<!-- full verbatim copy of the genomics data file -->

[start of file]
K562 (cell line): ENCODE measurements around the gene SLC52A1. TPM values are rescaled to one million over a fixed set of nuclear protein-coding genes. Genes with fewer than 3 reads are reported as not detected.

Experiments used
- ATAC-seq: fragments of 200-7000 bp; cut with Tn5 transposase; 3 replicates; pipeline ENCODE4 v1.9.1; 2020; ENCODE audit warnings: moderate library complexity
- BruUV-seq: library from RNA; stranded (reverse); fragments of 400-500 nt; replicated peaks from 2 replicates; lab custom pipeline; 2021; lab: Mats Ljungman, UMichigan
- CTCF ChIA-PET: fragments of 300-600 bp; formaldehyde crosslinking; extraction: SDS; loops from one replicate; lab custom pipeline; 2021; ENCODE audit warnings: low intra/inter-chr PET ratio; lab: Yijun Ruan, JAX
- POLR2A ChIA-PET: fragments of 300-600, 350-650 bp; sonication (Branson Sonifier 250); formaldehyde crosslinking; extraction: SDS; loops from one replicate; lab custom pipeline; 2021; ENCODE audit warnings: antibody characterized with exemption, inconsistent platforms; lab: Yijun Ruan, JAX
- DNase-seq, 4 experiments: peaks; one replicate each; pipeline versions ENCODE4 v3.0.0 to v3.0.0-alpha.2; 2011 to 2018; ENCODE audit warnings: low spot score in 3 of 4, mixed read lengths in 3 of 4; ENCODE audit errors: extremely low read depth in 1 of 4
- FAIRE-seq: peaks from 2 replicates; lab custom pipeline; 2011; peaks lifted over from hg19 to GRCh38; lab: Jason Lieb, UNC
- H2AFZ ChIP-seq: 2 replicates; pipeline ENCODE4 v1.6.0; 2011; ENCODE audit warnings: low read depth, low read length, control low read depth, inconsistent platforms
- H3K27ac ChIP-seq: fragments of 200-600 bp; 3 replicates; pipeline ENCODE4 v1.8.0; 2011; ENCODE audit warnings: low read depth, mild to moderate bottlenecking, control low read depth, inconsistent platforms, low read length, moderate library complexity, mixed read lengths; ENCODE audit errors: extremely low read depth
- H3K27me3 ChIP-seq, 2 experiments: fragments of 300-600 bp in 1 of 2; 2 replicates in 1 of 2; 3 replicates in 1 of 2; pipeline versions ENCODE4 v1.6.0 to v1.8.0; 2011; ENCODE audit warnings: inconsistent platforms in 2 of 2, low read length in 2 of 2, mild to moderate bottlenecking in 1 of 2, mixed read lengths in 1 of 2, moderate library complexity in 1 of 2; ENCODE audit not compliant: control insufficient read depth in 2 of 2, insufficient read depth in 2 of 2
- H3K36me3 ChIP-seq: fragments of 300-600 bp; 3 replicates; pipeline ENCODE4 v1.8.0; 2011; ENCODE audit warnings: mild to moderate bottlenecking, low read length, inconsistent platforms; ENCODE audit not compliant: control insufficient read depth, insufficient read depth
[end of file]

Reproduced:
K562 (cell line): ENCODE measurements around the gene SLC52A1. TPM values are rescaled to one million over a fixed set of nuclear protein-coding genes. Genes with fewer than 3 reads are reported as not detected.

Experiments used
- ATAC-seq: fragments of 200-7000 bp; cut with Tn5 transposase; 3 replicates; pipeline ENCODE4 v1.9.1; 2020; ENCODE audit warnings: moderate library complexity
- BruUV-seq: library from RNA; stranded (reverse); fragments of 400-500 nt; replicated peaks from 2 replicates; lab custom pipeline; 2021; lab: Mats Ljungman, UMichigan
- CTCF ChIA-PET: fragments of 300-600 bp; formaldehyde crosslinking; extraction: SDS; loops from one replicate; lab custom pipeline; 2021; ENCODE audit warnings: low intra/inter-chr PET ratio; lab: Yijun Ruan, JAX
- POLR2A ChIA-PET: fragments of 300-600, 350-650 bp; sonication (Branson Sonifier 250); formaldehyde crosslinking; extraction: SDS; loops from one replicate; lab custom pipeline; 2021; ENCODE audit warnings: antibody characterized with exemption, inconsistent platforms; lab: Yijun Ruan, JAX
- DNase-seq, 4 experiments: peaks; one replicate each; pipeline versions ENCODE4 v3.0.0 to v3.0.0-alpha.2; 2011 to 2018; ENCODE audit warnings: low spot score in 3 of 4, mixed read lengths in 3 of 4; ENCODE audit errors: extremely low read depth in 1 of 4
- FAIRE-seq: peaks from 2 replicates; lab custom pipeline; 2011; peaks lifted over from hg19 to GRCh38; lab: Jason Lieb, UNC
- H2AFZ ChIP-seq: 2 replicates; pipeline ENCODE4 v1.6.0; 2011; ENCODE audit warnings: low read depth, low read length, control low read depth, inconsistent platforms
- H3K27ac ChIP-seq: fragments of 200-600 bp; 3 replicates; pipeline ENCODE4 v1.8.0; 2011; ENCODE audit warnings: low read depth, mild to moderate bottlenecking, control low read depth, inconsistent platforms, low read length, moderate library complexity, mixed read lengths; ENCODE audit errors: extremely low read depth
- H3K27me3 ChIP-seq, 2 experiments: fragments of 300-600 bp in 1 of 2; 2 replicates in 1 of 2; 3 replicates in 1 of 2; pipeline versions ENCODE4 v1.6.0 to v1.8.0; 2011; ENCODE audit warnings: inconsistent platforms in 2 of 2, low read length in 2 of 2, mild to moderate bottlenecking in 1 of 2, mixed read lengths in 1 of 2, moderate library complexity in 1 of 2; ENCODE audit not compliant: control insufficient read depth in 2 of 2, insufficient read depth in 2 of 2
- H3K36me3 ChIP-seq: fragments of 300-600 bp; 3 replicates; pipeline ENCODE4 v1.8.0; 2011; ENCODE audit warnings: mild to moderate bottlenecking, low read length, inconsistent platforms; ENCODE audit not compliant: control insufficient read depth, insufficient read depth